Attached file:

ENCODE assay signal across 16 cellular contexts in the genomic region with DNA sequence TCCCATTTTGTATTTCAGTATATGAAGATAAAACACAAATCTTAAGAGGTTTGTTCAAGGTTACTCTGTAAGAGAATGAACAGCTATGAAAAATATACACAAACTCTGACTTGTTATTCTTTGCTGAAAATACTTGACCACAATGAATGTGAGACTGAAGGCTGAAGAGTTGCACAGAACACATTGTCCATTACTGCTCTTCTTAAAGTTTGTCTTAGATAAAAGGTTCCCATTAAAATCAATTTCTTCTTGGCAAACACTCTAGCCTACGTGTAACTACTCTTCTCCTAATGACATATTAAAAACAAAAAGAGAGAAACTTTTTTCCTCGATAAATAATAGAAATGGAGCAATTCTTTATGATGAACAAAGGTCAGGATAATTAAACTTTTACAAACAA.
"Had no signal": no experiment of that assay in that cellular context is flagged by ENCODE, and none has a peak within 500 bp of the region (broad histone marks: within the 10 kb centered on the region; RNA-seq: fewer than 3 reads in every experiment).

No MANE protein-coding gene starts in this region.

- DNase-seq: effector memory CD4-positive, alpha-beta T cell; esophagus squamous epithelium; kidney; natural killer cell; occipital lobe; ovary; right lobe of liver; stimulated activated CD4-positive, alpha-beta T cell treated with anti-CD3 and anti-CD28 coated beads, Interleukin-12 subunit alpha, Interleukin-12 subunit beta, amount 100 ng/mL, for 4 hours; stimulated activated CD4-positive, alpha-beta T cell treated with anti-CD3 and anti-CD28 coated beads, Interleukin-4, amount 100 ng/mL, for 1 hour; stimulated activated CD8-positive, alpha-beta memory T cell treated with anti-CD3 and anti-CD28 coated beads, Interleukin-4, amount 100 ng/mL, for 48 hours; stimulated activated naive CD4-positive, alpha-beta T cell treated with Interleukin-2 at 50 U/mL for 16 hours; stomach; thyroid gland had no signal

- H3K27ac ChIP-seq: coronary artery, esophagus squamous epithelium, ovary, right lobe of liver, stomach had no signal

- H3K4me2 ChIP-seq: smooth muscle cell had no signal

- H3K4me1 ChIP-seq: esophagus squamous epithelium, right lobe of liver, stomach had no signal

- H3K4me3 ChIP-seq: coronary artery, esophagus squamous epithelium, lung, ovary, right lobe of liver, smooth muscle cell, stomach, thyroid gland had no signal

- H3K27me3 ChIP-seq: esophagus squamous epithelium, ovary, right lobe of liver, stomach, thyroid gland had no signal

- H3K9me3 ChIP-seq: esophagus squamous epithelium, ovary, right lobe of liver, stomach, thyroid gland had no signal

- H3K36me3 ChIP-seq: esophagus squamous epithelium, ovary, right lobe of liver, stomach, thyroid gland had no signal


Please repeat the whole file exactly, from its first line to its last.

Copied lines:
ENCODE assay signal across 16 cellular contexts in the genomic region with DNA sequence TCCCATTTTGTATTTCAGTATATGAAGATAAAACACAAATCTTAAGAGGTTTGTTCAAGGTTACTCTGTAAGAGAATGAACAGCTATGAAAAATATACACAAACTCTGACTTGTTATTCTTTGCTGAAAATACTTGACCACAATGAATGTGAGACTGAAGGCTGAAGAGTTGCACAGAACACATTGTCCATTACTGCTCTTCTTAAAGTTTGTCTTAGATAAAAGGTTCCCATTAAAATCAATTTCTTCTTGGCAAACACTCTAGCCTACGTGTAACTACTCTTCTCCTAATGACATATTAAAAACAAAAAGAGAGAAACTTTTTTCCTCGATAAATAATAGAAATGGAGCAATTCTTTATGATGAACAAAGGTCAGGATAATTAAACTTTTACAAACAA.
"Had no signal": no experiment of that assay in that cellular context is flagged by ENCODE, and none has a peak within 500 bp of the region (broad histone marks: within the 10 kb centered on the region; RNA-seq: fewer than 3 reads in every experiment).

No MANE protein-coding gene starts in this region.

- DNase-seq: effector memory CD4-positive, alpha-beta T cell; esophagus squamous epithelium; kidney; natural killer cell; occipital lobe; ovary; right lobe of liver; stimulated activated CD4-positive, alpha-beta T cell treated with anti-CD3 and anti-CD28 coated beads, Interleukin-12 subunit alpha, Interleukin-12 subunit beta, amount 100 ng/mL, for 4 hours; stimulated activated CD4-positive, alpha-beta T cell treated with anti-CD3 and anti-CD28 coated beads, Interleukin-4, amount 100 ng/mL, for 1 hour; stimulated activated CD8-positive, alpha-beta memory T cell treated with anti-CD3 and anti-CD28 coated beads, Interleukin-4, amount 100 ng/mL, for 48 hours; stimulated activated naive CD4-positive, alpha-beta T cell treated with Interleukin-2 at 50 U/mL for 16 hours; stomach; thyroid gland had no signal

- H3K27ac ChIP-seq: coronary artery, esophagus squamous epithelium, ovary, right lobe of liver, stomach had no signal

- H3K4me2 ChIP-seq: smooth muscle cell had no signal

- H3K4me1 ChIP-seq: esophagus squamous epithelium, right lobe of liver, stomach had no signal

- H3K4me3 ChIP-seq: coronary artery, esophagus squamous epithelium, lung, ovary, right lobe of liver, smooth muscle cell, stomach, thyroid gland had no signal

- H3K27me3 ChIP-seq: esophagus squamous epithelium, ovary, right lobe of liver, stomach, thyroid gland had no signal

- H3K9me3 ChIP-seq: esophagus squamous epithelium, ovary, right lobe of liver, stomach, thyroid gland had no signal

- H3K36me3 ChIP-seq: esophagus squamous epithelium, ovary, right lobe of liver, stomach, thyroid gland had no signal